September 30, 2014

Drug Convictions Overturned En Masse In Philadelphia

On Friday, September 26, a judge in Philadelphia vacated 59 different drug convictions with the blessing of the District Attorney's office. As The Inquirer noted, the court moved briskly, taking no more than a minute per case, in "an assembly-line treatment of cases, which the courts have perfected after years of police scandals."

The cause? All of these cases flowed from arrests made by former Officer Jeffrey Walker during the period of 2004 to 2013. In May 2013, Walker was arrested by the FBI sting after he was caught planting drugs in a suspect's car, stealing keys, and then burglarizing his house.  Walker promptly began cooperating, which has helped turn up six other dirty cops, Thomas Liciardello, Brian Reynolds, Michael Spicer, Perry Betts, Linwood Norman, and John Speiser.  Walker is awaiting sentencing.

September 29, 2014

Judge: Rikers Guards and Captain Ought to be Fired

Aerial photograph of Rikers Island
Aerial Photo of Rikers Isalnd
In a decision today, Administrative Law Judge Tynia Richard called for six NYC Department of Corrections officers, including a Captain, to be fired, after finding that they hog-tied an inmate, broke one of his vertebra, fractured his nose, and left him with both eyes swollen shut and his face bloody, and then lied about their conduct and falsified their reports. The NY Times called it a "rare rebuke," and they're not wrong.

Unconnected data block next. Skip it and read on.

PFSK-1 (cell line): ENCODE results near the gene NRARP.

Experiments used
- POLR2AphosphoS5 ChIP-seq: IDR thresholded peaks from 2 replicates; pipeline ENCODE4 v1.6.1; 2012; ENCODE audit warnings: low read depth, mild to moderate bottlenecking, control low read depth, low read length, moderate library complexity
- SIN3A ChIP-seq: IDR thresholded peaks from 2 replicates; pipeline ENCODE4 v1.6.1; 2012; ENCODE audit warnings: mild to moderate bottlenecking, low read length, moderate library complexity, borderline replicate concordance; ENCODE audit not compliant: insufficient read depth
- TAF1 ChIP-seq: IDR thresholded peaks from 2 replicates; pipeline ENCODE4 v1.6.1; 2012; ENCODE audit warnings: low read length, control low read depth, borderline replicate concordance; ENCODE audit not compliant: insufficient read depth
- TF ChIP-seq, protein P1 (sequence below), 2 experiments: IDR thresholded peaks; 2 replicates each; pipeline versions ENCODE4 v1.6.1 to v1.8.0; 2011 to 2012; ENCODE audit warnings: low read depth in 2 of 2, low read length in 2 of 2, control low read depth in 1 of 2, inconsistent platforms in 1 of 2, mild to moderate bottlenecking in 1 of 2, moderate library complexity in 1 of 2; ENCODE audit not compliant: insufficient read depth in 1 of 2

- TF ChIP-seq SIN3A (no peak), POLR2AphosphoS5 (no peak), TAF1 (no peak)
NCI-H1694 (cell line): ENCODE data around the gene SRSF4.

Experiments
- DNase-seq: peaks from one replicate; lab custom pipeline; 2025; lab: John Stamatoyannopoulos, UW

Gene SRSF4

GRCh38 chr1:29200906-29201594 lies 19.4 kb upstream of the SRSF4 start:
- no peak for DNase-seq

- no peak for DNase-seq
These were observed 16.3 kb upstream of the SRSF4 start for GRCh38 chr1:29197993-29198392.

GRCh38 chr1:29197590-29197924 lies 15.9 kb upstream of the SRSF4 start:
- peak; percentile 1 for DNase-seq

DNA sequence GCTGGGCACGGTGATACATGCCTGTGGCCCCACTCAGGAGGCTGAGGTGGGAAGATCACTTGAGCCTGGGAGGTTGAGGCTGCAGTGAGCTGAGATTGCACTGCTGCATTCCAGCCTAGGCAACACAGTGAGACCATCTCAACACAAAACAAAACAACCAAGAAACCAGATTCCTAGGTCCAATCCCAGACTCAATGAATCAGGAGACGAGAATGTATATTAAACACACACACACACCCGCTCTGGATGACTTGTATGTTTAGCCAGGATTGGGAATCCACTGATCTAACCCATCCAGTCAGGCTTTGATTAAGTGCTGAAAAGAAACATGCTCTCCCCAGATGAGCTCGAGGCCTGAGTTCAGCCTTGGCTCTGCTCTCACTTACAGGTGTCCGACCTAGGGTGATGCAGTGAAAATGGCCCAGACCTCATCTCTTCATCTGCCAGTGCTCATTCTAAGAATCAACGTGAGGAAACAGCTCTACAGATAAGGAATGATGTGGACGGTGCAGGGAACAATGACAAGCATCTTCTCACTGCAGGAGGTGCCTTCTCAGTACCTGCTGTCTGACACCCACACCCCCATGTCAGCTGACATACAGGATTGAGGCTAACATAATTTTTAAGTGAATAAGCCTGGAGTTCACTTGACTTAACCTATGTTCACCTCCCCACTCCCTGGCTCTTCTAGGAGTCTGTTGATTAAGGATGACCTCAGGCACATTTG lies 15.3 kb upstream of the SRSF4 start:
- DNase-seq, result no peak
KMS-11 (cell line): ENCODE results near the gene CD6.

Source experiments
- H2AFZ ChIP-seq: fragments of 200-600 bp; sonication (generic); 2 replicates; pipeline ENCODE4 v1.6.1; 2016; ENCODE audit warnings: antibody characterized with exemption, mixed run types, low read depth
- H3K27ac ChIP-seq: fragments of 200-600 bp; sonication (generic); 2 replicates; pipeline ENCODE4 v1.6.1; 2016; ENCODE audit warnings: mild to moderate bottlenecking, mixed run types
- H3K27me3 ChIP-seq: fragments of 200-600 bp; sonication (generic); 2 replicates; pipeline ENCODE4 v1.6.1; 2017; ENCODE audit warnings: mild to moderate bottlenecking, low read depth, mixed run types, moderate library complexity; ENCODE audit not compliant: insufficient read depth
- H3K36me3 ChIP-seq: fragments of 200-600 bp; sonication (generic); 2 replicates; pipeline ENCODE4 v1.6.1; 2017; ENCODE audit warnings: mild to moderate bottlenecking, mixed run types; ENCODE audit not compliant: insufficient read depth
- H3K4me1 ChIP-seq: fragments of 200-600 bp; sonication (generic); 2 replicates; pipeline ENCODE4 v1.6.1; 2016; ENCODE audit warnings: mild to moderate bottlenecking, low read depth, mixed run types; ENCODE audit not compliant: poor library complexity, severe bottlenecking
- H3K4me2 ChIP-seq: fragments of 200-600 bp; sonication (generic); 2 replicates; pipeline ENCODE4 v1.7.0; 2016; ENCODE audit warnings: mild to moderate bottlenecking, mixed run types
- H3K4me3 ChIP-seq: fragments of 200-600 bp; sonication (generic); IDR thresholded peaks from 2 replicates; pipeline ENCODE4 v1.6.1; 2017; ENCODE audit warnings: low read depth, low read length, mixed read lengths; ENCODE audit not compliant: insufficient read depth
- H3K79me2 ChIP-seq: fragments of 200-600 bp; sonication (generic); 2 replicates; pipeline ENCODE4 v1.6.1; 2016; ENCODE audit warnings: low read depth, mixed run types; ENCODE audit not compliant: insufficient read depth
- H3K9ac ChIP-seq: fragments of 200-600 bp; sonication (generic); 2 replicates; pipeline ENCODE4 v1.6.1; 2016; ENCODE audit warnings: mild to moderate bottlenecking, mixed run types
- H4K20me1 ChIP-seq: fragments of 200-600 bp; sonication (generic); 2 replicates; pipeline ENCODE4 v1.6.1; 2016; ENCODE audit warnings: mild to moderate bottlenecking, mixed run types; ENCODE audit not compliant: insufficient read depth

Vicious guard on inmate violence is not new to Rikers, nor is it uncommon. In fact, it has become somewhat institutionalized. See here, here, and here. What is new is the acknowledgement and rejection of this brazen misconduct. Arrest after arrest of guards for assaults and cover ups appears to be slowly making an imprint on the public's  conscience. It's a welcome change, albeit one that is incurring only incrementally.

September 20, 2014

NYPD Use of Force Stats: Consider the Source

The NYPD is proudly touting statistics that indicate that the use of force by police officers has been declining for the past 20 years. That's great. Unfortunately, it may not be true. As the department has had to acknowledge, the NYPD is relying in large part on self-reporting by officers. Color me cynical, but the sourcing is problematic.

September 12, 2014

OT: The Mets Are Being Sued

This has nothing to do with civil rights or criminal law. But as a long-suffering NY Mets fan (I know, it's a redundency), this pending employment lawsuit screams out for attention. Or maybe I just wanted to vent. Either way, thanks to Above the Law for the piece.

This is a team whose ownship placed all their monetary eggs in the Bernie Madoff basket, leaving the team with all the spending power of a book of green stamps and some coupons for Subway. Rather than sell the team to people with the intellectual or financial ability to operate a professional sports team like competent adults, the Wilpons continued to stumble about; assuring fans they had the money to sign top shelf free agents, while giving away their assets and slicing payroll. While very publicly sacrificing talent level (and wins) for saving, they hiked their ticket prices to match the crosstown rival Yankees and then wondered why the stadium was empty.

September 10, 2014

DWB is a "Measurable Phenomenon"

Driving while black, or DWB, has long been a primary, if unstated basis, for many police stops. Yet, many members of law enforcement and dubious white folks have tried to brush it off as a mere figment of the imagination for overly sensitive black people. But the empirical data is in and the results confirm what many people already knew: DWB is indeed real.